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Earthquakes on the subduction interface under Wellington

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Wellington sits astride the boundary between two of Earth’s great tectonic plates – the Pacific and Australian plates. The two plates move into and against each other at a rate of about four cm per year, and it is this movement that drives the region’s earthquake engine. The sideways motion of the plates is taken up by lateral slip (large earthquakes) on, for example, the Wellington Fault and the Wairarapa Fault, and the contractional motion is accounted for mainly as slip on the subduction interface between the two plates. The portion of the subduction interface that is currently locked and accumulating significant strain that will be released, presumably, as future earthquakes is highlighted in red. Deeper portions of the subduction interface, where it is hotter and more ductile, are freely sliding and not accumulating strain.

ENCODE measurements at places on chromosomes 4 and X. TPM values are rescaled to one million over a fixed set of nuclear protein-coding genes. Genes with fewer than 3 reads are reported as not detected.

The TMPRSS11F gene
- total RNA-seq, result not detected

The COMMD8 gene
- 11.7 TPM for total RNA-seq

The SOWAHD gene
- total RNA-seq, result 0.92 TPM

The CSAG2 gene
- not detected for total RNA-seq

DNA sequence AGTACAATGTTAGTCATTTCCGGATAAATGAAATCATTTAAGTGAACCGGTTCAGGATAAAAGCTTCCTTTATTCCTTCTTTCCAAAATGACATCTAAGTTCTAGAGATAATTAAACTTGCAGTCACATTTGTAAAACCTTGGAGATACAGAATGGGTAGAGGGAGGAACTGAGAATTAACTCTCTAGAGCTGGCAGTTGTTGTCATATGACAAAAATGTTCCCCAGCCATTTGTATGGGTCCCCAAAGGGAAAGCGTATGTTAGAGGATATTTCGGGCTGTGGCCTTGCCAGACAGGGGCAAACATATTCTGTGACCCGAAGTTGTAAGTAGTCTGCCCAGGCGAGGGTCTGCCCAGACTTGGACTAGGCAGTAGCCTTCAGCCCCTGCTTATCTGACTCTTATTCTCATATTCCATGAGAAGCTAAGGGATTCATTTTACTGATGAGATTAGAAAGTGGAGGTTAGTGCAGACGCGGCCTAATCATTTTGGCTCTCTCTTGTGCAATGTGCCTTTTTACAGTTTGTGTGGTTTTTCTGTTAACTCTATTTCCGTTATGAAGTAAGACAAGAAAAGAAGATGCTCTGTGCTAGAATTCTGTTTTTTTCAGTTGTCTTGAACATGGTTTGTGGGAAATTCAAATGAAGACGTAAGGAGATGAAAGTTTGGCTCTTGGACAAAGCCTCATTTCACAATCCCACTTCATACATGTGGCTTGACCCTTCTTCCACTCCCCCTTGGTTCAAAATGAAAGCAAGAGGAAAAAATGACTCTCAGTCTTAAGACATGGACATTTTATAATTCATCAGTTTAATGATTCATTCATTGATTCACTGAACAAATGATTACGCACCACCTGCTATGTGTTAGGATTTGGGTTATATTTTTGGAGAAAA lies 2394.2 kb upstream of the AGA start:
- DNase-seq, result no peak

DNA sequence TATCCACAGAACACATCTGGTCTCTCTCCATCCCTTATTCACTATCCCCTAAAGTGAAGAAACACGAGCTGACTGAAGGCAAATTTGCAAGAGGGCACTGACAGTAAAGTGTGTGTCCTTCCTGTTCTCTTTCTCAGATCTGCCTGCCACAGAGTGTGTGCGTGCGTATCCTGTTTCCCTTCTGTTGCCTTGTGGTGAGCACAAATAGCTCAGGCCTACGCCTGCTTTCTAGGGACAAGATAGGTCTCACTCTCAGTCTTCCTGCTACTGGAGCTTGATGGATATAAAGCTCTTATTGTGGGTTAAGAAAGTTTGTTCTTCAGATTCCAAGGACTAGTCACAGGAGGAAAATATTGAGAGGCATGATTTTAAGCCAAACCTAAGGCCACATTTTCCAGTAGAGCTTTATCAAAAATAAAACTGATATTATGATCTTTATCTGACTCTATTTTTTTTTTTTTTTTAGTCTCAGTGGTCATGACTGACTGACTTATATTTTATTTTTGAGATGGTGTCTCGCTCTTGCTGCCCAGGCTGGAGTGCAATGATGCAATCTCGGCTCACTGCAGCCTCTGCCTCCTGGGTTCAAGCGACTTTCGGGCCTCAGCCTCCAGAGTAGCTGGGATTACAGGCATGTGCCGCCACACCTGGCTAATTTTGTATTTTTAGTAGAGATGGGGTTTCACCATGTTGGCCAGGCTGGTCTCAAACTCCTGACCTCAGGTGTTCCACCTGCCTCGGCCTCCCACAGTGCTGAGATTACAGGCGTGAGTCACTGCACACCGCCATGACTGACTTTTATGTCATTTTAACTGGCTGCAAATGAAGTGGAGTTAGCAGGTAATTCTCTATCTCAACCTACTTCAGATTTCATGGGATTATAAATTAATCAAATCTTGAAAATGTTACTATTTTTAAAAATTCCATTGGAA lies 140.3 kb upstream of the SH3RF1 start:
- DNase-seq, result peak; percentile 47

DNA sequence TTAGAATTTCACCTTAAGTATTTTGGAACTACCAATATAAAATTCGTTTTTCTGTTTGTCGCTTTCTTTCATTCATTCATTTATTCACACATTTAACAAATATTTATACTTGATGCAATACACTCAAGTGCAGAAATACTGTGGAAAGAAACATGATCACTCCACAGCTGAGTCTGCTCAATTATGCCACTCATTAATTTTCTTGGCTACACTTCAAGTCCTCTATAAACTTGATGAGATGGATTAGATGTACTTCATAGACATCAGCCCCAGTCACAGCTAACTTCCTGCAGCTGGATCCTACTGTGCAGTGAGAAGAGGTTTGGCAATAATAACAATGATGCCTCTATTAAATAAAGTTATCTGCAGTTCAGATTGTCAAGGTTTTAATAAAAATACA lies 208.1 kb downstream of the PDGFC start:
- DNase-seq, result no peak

Wellington sits astride the boundary between two of Earth’s great tectonic plates – the Pacific and Australian Plates. The two plates move into and against each other at a rate of about four cm per year, and it is this movement that drives the region’s earthquake engine. The sideways motion of the plates is taken up by lateral slip (large earthquakes) on, for example, the Wellington Fault and the Wairarapa Fault, and the contractional motion is accounted for mainly as slip on the subduction interface between the two plates. The portion of the subduction interface that is currently locked and accumulating significant strain that will presumably be released, as future earthquakes is highlighted in red. Deeper portions of the subduction interface, where it is hotter and more ductile, are freely sliding and not accumulating strain.